About Elissa Bantug

Posts by Elissa Bantug:

Cancer is a Family Matter: Six Tips to Help Your Kids Cope


Just as most patients have concerns and worries when treatment ends, many children also experience uncertainty and fear when a parent finishes treatment for breast cancer.  Children may be apprehensive and worry about mom’s long-term health.  They may also be sad or resentful at all of the changes at home.  It is very common for(...)

Beating the Odds of Cancer with Humor: 50/50 Movie


On September 14, 2011, I was invited to a special premiere of the movie 50/50.  A group of cancer care providers packed into a movie theater in Georgetown anxiously awaiting the film to begin.  I’ve been hearing about this movie for months; there’s been quite a buzz in the young survivors’ community about its startlingly accurate(...)

Part 4: Why I Walk


Everyone has their own reason.  For some, they feel grateful for how far they have come or to remember those they have lost.   For others, they want to inspire hope and galvanize progress toward ending this disease.  Others may want to participate in the event as a way to fight back at a disease that(...)

Part 3: Bonds that Bring Us Closer


My fellow team member Julie Thomas raised $13,760 this year alone, in her eleventh Avon Walk.  Julie’s been raising money for breast cancer for almost 20 years now, ever since losing a close friend to the disease.  She approaches the task with gusto, maintaining a donor list of 200 names, including family, friends, colleagues, and(...)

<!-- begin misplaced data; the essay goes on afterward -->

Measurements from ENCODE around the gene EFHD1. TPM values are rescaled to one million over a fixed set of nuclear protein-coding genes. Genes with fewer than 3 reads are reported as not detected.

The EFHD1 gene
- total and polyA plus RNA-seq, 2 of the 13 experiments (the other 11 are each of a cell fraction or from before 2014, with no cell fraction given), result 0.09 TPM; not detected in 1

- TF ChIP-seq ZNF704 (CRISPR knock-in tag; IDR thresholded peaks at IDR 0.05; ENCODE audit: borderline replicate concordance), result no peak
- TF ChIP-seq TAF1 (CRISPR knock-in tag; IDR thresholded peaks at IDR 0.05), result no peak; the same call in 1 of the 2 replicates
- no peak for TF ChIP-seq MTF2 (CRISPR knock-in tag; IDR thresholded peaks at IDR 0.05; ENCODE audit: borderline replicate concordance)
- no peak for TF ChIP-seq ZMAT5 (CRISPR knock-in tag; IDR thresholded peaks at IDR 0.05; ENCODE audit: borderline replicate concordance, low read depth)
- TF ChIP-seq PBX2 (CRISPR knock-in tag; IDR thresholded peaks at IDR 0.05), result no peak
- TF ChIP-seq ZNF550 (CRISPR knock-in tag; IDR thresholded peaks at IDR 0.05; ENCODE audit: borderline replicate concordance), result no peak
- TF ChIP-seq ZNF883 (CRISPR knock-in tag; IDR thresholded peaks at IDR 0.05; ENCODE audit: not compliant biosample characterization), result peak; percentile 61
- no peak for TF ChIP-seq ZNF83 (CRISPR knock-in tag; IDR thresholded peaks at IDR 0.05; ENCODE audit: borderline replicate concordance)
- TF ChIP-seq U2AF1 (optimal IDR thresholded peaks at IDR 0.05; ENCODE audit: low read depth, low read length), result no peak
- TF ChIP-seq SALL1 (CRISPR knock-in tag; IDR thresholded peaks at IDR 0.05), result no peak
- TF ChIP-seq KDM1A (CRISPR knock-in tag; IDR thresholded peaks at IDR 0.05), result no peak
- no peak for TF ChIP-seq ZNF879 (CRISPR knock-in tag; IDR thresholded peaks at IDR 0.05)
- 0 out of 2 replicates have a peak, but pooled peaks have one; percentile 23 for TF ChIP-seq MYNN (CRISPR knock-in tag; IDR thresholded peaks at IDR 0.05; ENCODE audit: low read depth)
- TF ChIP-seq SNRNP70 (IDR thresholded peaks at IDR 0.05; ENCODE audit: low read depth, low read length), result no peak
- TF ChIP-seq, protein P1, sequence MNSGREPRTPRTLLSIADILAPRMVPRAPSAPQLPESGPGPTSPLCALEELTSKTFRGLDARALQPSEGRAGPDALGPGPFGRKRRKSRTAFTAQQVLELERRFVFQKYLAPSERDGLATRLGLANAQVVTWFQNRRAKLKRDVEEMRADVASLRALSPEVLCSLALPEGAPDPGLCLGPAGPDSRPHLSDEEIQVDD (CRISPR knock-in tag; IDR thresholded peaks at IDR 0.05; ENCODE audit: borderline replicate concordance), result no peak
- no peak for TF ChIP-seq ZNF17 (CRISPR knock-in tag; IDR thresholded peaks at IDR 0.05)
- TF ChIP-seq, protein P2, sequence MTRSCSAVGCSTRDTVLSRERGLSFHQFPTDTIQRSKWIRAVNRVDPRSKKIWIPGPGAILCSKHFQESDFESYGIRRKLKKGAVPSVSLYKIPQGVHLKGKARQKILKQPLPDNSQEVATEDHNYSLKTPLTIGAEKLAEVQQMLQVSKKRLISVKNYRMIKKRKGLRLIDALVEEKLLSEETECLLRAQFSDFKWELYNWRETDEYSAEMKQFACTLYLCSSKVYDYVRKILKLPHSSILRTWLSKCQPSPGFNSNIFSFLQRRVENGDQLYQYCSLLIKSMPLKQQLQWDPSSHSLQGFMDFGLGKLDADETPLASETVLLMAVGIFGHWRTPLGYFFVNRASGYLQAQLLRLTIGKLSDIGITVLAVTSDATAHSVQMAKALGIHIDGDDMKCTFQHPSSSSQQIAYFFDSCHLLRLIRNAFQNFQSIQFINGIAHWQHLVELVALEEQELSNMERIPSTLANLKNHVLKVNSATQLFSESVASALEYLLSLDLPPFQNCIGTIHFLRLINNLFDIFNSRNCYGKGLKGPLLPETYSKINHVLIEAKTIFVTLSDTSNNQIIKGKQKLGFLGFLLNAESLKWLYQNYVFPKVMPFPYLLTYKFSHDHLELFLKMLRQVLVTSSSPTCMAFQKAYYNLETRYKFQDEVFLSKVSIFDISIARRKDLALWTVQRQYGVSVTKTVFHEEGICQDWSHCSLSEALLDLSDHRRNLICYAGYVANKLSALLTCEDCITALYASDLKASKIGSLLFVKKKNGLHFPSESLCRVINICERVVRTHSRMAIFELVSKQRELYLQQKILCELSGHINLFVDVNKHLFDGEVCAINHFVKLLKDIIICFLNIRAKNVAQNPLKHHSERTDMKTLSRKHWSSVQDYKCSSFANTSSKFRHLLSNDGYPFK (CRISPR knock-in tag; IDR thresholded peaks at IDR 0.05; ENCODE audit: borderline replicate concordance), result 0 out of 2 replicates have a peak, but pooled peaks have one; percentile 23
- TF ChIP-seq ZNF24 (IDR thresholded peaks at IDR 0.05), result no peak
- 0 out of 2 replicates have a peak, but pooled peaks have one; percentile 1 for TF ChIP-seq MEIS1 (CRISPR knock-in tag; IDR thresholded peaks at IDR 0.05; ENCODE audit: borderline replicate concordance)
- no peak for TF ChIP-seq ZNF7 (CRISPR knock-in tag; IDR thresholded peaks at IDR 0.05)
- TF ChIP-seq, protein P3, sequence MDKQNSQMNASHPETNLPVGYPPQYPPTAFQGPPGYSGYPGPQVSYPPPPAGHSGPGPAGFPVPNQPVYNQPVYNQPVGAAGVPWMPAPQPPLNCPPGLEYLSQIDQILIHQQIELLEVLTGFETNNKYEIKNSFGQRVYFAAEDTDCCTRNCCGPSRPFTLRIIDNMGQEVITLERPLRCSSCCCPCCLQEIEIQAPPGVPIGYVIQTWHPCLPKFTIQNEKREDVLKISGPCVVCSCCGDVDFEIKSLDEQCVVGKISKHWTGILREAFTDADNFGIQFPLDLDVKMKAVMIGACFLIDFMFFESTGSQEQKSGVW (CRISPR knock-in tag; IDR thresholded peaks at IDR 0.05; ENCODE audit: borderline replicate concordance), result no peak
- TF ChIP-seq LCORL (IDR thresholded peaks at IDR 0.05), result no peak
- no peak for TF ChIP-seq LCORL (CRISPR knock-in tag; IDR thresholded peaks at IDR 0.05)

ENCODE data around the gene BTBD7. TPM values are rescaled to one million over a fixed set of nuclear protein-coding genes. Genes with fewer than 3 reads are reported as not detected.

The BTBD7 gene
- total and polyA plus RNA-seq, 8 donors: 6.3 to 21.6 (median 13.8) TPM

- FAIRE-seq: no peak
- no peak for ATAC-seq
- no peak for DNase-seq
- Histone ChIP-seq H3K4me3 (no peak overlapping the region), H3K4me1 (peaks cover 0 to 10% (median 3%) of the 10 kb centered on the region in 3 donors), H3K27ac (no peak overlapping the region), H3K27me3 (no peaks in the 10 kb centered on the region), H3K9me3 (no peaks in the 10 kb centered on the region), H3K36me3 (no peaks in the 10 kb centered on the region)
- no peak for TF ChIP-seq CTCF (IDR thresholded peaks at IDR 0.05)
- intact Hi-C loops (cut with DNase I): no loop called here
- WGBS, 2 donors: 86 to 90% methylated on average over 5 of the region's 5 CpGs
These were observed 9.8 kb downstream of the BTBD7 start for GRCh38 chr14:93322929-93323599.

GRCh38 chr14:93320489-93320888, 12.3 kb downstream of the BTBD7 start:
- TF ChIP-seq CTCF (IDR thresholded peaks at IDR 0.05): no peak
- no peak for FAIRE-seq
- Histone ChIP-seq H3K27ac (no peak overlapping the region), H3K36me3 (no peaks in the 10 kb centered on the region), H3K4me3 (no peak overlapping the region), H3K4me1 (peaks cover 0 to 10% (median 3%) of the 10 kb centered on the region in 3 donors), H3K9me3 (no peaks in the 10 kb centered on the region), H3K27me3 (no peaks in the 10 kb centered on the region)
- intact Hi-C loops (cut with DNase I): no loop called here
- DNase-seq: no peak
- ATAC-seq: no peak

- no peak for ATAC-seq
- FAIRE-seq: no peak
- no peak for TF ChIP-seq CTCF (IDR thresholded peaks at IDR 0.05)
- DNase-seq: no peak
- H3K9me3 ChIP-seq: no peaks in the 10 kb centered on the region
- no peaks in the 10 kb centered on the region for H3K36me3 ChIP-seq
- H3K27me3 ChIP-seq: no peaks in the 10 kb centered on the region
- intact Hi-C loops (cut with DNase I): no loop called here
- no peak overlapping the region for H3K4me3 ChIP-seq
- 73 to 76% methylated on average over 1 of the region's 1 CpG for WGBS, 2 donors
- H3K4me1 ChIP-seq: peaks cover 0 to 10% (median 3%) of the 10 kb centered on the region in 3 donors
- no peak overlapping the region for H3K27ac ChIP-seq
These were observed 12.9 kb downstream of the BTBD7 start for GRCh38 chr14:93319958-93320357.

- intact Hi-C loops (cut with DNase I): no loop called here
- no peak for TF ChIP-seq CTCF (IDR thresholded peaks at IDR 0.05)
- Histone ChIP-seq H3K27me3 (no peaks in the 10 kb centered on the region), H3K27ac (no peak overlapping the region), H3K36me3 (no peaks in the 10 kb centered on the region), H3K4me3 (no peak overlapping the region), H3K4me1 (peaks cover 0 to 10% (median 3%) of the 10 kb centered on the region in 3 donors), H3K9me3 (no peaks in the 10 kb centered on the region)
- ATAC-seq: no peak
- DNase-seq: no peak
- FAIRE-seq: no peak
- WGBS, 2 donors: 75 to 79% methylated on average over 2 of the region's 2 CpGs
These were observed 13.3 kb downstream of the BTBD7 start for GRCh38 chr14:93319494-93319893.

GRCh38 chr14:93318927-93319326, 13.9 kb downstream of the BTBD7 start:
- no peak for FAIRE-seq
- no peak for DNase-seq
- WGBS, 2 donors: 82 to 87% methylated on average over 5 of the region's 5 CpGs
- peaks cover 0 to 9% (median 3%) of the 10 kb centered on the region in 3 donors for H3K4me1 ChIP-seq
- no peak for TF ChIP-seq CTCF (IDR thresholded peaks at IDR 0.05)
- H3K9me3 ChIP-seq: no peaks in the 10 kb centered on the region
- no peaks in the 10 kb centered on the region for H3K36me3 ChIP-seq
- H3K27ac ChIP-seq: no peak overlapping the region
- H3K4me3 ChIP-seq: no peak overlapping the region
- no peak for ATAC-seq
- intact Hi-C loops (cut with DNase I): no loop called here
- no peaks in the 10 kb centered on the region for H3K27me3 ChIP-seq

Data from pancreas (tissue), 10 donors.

Part 2: Walk the Talk


It’s not every day that you commit to walking 40 miles in the heat and rain, but on April 30 of this year, I walked in my second D.C. Avon Walk for Breast Cancer as part of the Johns Hopkins Breast Center Team.  This quite a contrast from my humbling beginning 19 years ago with(...)

Why We Walk


Have you ever considered joining a walk/run/swim or other athletic event to benefit a cause that has special meaning to you?  I never thought that participating in my first event would become even more personal, and I didn’t anticipate that the bonds I formed would help me deal with my own issues. This is the(...)

Caring for the Caregiver


Speaking at a breast cancer caregiver support group recently, I listened closely as they joked with one another about remaining in the “doghouse“ during the entirety of their wife or girlfriends’ oncology treatments and for several months once active care completed.  Although they were laughing and seemed to be taking it in stride, I could not(...)

5 Ways Social Workers Can Support You


Do you know your social worker?  You should.  We’ve listed 5 ways that social workers can help cancer survivors.   Elisabeth Tamasi, clinical social worker at the Johns Hopkins Kimmel Cancer Center, discusses these five tips. 1. Sexuality, Intimacy and Body Image “Social workers are great resources to help start a dialogue with you and your(...)

Fatigue


Five weeks into radiation, I decided that the hair on my legs had become so long that an intervention was necessary.  Going somewhere to have my legs waxed was too overwhelming in my current state, and cutting myself while shaving seemed like a small risk, as I’d internalized my doctors’ advice about the compromised nature(...)

Completion of Treatment — Time to Celebrate?


This post is written by Lillie Shockney, the Administrative Director of the Johns Hopkins Avon Foundation Breast Center and a two-time breast cancer survivor. Completing Treatment - Time to Celebrate? You'd think so. You've been through surgery, perhaps chemo and radiation, maybe on or completing hormonal therapy and you are finally "done" breast cancer treatment. So ready(...)